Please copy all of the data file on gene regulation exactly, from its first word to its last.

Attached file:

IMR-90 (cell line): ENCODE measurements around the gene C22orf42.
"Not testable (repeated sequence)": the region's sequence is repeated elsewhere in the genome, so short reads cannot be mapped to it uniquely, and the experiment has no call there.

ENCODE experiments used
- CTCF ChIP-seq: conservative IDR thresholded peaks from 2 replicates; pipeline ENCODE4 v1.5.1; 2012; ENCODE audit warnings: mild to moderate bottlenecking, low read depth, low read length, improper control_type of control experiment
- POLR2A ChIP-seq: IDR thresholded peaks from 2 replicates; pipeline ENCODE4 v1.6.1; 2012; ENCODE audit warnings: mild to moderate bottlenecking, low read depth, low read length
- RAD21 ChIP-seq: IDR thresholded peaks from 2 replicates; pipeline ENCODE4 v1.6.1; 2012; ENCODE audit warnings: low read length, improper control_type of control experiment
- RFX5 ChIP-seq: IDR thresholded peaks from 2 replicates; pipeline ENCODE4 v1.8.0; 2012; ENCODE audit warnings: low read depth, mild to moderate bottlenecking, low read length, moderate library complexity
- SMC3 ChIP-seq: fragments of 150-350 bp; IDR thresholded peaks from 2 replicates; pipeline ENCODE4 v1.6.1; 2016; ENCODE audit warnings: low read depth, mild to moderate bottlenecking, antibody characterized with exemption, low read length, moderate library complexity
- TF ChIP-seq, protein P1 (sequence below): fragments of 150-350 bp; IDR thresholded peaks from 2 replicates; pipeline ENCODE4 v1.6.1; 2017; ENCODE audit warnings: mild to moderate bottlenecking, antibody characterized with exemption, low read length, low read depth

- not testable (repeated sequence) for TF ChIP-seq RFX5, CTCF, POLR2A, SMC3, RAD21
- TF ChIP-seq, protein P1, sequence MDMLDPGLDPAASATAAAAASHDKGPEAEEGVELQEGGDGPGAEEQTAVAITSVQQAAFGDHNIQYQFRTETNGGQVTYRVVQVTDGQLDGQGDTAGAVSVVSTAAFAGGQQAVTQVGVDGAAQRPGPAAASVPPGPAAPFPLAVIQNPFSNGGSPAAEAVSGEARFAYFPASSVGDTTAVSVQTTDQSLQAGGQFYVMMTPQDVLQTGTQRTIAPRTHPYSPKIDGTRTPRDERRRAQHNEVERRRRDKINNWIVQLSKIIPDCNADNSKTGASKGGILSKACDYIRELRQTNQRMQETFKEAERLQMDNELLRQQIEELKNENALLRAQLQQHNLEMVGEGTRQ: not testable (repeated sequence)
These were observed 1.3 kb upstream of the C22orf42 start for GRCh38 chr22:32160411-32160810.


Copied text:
IMR-90 (cell line): ENCODE measurements around the gene C22orf42.
"Not testable (repeated sequence)": the region's sequence is repeated elsewhere in the genome, so short reads cannot be mapped to it uniquely, and the experiment has no call there.

ENCODE experiments used
- CTCF ChIP-seq: conservative IDR thresholded peaks from 2 replicates; pipeline ENCODE4 v1.5.1; 2012; ENCODE audit warnings: mild to moderate bottlenecking, low read depth, low read length, improper control_type of control experiment
- POLR2A ChIP-seq: IDR thresholded peaks from 2 replicates; pipeline ENCODE4 v1.6.1; 2012; ENCODE audit warnings: mild to moderate bottlenecking, low read depth, low read length
- RAD21 ChIP-seq: IDR thresholded peaks from 2 replicates; pipeline ENCODE4 v1.6.1; 2012; ENCODE audit warnings: low read length, improper control_type of control experiment
- RFX5 ChIP-seq: IDR thresholded peaks from 2 replicates; pipeline ENCODE4 v1.8.0; 2012; ENCODE audit warnings: low read depth, mild to moderate bottlenecking, low read length, moderate library complexity
- SMC3 ChIP-seq: fragments of 150-350 bp; IDR thresholded peaks from 2 replicates; pipeline ENCODE4 v1.6.1; 2016; ENCODE audit warnings: low read depth, mild to moderate bottlenecking, antibody characterized with exemption, low read length, moderate library complexity
- TF ChIP-seq, protein P1 (sequence below): fragments of 150-350 bp; IDR thresholded peaks from 2 replicates; pipeline ENCODE4 v1.6.1; 2017; ENCODE audit warnings: mild to moderate bottlenecking, antibody characterized with exemption, low read length, low read depth

- not testable (repeated sequence) for TF ChIP-seq RFX5, CTCF, POLR2A, SMC3, RAD21
- TF ChIP-seq, protein P1, sequence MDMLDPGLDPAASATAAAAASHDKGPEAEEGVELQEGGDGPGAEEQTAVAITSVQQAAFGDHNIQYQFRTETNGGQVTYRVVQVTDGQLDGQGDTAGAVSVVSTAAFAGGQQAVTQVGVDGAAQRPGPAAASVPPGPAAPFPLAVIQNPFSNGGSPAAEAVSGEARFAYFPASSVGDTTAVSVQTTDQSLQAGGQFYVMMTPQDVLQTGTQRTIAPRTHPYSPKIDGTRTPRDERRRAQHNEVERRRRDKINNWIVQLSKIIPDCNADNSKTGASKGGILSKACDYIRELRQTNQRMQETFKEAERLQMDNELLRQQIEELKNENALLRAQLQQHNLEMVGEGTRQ: not testable (repeated sequence)
These were observed 1.3 kb upstream of the C22orf42 start for GRCh38 chr22:32160411-32160810.